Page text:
Remember Clippy? Perhaps you’d rather not!
- Obtrusive – power users hated Clippy because it had patronizing suggestions.
- Distracting – the image at right (without the gun) is literally Clippy looking bored and wanting you to stop your job and pay attention to it. As we’ve talked about before, JTBD (jobs to be done) is how a product manager should think of a user’s flow
- Always there – he(?) sat on top of Word/Excel taking up screen realestate
- Killed your flow – this hilarious Quora answer lampoons how it would take 30 seconds to hijack you writing a sentence.
How to be unobtrusively useful
We’ve blogged before about how tips need to be unobtrusive. In particular if a web “desktop design” approach is shoe-horned into a mobile App, the patterns conflicts with a user’s “Jobs To Be Done” (JTBD) imperative.
The best way to deliver unobtrusive user guidance via tips is:
Unlike Clippy, tips should show when relevant to users.
Audience: We have customers in Health and Telecoms that have older customers that prefer guidance whereas Milenialls will click/touch/swipe a thousand things until it works. I’m not being “age-ist” – its just a fact.
Trigger: Apps should only show the tip to the correct audience and stage of user journey. If a user has already user a feature, then they shouldn’t be seeing tooltips explaining what they know. If a user is about to commence a complex task for the first time, then offer to help them!
Simple & Distinct
In my recent popular article at uxdesign.cc, the idea of “Cognitive Overload” was discussed and how App Product Managers should design to reduce this overload. In this article we suggest that launchers and tips need to be perceived as a layer on top of the application but not compete for screen real-estate.
In this simple tip, Youtube taught me something new – that I can pinch the screen. It obeys two simple rules that we think are important:
- Get the Job Done (JTBD)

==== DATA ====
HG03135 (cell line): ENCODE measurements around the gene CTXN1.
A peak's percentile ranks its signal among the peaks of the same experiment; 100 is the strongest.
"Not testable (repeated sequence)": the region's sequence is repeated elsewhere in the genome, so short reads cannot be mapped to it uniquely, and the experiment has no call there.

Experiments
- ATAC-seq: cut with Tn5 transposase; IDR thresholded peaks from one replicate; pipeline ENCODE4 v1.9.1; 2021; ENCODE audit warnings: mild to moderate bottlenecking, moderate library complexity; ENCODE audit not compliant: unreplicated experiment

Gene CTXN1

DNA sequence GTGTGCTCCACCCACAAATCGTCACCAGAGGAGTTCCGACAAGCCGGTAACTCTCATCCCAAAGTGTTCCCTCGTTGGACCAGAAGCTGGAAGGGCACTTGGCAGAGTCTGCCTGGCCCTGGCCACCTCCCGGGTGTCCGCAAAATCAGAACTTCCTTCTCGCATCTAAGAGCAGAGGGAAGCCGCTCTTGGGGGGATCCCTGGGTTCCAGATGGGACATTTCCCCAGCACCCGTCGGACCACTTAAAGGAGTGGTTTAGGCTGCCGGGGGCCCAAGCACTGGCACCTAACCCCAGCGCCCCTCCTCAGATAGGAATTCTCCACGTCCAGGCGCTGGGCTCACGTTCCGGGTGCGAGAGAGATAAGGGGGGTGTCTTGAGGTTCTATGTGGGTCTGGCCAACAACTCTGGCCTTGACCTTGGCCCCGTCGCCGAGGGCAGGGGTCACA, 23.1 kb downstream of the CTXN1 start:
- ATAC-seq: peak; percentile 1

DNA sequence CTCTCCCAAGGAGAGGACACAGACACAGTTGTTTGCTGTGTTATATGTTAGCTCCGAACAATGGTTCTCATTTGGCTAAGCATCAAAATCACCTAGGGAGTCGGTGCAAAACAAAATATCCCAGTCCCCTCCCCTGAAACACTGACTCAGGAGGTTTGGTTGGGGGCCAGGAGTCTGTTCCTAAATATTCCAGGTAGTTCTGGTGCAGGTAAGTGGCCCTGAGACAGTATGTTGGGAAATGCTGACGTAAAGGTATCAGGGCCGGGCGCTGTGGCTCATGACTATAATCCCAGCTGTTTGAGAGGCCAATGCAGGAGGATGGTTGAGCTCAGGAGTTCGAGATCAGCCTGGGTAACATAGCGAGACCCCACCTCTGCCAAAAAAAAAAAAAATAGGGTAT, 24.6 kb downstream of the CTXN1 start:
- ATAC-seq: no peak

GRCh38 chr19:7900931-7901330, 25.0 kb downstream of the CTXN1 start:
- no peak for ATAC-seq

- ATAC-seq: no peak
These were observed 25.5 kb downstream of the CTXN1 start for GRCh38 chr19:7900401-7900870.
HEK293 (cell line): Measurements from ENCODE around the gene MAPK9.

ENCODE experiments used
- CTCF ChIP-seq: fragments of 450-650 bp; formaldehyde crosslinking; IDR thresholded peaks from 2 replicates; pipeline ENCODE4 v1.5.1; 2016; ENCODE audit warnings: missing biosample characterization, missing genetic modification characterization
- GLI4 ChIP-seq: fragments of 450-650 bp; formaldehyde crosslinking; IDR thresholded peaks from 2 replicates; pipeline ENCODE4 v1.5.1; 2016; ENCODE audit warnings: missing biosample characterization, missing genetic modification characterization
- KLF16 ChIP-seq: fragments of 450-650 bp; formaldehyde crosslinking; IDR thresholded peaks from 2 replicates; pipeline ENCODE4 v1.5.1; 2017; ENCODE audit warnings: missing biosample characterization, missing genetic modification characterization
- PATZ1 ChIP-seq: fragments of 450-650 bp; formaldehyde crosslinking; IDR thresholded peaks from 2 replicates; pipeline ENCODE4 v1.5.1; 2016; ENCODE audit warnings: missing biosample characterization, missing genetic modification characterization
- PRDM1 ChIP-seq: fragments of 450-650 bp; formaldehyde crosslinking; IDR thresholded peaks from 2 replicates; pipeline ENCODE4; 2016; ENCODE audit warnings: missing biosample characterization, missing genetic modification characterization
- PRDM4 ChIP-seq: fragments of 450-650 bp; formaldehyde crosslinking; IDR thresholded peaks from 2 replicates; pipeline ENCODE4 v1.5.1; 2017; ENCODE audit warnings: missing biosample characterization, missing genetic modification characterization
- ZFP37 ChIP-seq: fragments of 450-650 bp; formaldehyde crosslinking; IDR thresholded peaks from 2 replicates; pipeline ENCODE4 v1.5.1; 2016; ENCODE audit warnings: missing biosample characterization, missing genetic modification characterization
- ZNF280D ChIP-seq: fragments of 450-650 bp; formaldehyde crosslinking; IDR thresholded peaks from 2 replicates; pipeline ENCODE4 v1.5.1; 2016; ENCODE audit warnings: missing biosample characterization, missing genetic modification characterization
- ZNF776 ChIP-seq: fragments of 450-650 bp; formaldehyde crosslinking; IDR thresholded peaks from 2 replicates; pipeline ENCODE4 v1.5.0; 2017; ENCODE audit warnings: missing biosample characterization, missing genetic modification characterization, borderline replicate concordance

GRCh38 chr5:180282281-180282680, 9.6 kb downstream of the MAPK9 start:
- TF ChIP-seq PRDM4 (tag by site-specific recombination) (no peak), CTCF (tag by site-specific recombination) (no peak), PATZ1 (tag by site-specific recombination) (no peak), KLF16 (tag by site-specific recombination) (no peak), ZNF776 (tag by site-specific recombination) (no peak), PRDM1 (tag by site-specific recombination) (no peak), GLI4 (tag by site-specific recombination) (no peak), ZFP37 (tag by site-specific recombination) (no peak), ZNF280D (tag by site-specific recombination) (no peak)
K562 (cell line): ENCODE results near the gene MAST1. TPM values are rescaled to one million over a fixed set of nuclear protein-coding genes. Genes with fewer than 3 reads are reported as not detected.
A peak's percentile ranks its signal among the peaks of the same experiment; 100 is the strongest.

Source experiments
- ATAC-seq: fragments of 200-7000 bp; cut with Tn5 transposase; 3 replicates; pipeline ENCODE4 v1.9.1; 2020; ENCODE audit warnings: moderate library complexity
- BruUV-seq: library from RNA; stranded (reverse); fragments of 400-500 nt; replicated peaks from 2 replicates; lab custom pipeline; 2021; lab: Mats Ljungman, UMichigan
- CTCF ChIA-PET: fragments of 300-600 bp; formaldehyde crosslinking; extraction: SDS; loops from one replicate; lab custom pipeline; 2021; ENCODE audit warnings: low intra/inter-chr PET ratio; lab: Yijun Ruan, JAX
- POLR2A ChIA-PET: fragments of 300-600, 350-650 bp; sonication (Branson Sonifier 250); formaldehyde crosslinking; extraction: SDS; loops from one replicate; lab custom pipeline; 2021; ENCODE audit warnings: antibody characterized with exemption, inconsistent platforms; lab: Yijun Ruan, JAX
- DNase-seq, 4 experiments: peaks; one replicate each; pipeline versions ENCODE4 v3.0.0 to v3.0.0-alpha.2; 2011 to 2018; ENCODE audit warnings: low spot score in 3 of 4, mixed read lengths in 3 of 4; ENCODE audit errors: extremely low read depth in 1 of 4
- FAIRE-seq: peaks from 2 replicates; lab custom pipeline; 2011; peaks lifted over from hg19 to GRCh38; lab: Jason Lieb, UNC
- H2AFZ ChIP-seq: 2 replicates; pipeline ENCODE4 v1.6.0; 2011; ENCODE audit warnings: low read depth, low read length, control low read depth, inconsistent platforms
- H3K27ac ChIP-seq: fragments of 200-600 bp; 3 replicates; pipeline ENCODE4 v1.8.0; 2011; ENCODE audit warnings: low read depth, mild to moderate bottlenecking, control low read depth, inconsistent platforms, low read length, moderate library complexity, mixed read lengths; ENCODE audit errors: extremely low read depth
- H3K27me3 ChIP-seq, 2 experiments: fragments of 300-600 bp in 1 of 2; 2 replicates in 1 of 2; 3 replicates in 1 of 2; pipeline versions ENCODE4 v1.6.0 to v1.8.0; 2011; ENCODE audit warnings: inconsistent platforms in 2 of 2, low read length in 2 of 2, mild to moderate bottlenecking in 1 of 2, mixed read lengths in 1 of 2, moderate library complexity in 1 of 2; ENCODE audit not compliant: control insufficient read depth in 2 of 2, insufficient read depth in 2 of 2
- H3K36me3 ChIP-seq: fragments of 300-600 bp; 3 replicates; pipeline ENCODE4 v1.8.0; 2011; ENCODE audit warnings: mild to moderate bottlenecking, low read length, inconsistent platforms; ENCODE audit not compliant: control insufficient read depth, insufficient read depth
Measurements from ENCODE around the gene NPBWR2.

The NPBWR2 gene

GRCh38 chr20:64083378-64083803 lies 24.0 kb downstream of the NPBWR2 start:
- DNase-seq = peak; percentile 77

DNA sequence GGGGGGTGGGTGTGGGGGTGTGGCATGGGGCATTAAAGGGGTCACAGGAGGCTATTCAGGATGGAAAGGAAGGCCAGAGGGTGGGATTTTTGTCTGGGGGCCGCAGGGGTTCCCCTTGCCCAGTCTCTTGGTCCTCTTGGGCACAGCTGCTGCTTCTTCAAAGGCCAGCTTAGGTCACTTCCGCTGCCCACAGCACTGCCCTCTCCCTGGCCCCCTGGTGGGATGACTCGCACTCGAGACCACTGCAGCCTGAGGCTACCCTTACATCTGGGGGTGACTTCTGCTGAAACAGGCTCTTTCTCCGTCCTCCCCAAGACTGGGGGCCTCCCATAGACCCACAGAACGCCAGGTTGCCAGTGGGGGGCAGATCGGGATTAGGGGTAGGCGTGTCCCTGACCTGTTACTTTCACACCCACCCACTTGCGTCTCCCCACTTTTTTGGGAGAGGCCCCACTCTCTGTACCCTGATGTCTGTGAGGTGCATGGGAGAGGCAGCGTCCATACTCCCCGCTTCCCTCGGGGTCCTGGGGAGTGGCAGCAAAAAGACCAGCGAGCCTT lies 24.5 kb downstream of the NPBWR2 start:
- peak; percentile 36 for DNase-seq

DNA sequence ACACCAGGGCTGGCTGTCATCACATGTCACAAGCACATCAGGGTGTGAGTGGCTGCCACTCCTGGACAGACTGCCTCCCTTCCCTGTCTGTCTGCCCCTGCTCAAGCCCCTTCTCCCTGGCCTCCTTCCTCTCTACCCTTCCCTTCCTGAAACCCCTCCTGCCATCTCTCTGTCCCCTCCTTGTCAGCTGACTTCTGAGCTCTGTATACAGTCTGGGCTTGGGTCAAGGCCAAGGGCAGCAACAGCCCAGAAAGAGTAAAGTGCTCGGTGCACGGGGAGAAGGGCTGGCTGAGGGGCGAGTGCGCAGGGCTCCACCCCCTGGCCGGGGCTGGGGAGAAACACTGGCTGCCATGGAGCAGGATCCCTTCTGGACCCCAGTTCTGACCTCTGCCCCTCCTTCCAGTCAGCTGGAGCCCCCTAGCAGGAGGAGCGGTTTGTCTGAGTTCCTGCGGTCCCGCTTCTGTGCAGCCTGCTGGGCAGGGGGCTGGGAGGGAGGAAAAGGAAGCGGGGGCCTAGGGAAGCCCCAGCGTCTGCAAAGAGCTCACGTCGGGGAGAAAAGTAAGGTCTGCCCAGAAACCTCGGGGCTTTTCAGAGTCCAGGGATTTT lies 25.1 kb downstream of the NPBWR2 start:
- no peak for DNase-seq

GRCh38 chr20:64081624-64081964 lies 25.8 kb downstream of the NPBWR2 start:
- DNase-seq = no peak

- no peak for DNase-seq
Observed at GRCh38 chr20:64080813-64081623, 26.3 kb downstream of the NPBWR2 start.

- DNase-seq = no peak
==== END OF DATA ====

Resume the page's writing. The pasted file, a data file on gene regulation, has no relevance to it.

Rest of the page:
- Get out of the way
Note how simple this tip is, it can be dismissed by simply touching.
Also, these two Youtube tips are similar but also point to a clickable screen element (the bell button and the drop-down filter). Notice how “cognitively” the tip looks very different to the rest of the App. Its very easy for the user to distinguish the tip from the App content – in fact they’ve interesting used the same colour in round badges over channels as discussed in my previously mentioned post.
The lesson is that Google: one of the largest tech companies on the planet has figured out that this design pattern of: simple, distinct, coloured tips converts their users to adopt the recommended features. Google would have massive teams of analytics, data scientists to come to that conclusion and we should take notice!
Which is a nice segue that puts substance to our first recommendation of “Contextual”. All tooltips need to justify their existence and Product Managers need to know what uplift they get on feature usage, engagement or other success metrics. We’ve written other posts on A/B split tests to verify that your in App education is data driven and working. Our two main points are:
- Measure the success of tooltips – we’ve seen uplift range from 20-80% for new features. Pick your metric and compare against your Apps default state.
- No Code – using tools like Contextual, the ability to deploy tooltips is codeless, no more Appstore releases or fighting for resources on the Product Roadmap. This is critical, you need to iterate fast!
Its worth mentioning a slightly different style tooltip that Google also shows for significant feature additions. Many Apps will throw this up as a popup or carousel page when the user opens the App – but that’s lazy and google does a great job here of contextualizing this new feature mid-task.
The inclusion of title, icon and “GOT IT” button are simple but significant to catch the users attention that this is significant. In particular, the use of a button allows the Product Manager to use analytically see who dismissed by the button or clicked elsewhere (or outside) the tip. In Contextual, this gives measures of “Accept” and “Reject” to measure how positive the response was for the tooltip.
Clippy got it wrong but was a brave piece of help technology for products (Word and Excel) that had become very feature rich (bloated?) and complicated to use. Microsoft had to solve the problem of surfacing features and their approach is what you should avoid – especially in Mobile apps!
Killed your flow
|Job Centric (JTBD)
Get out of the way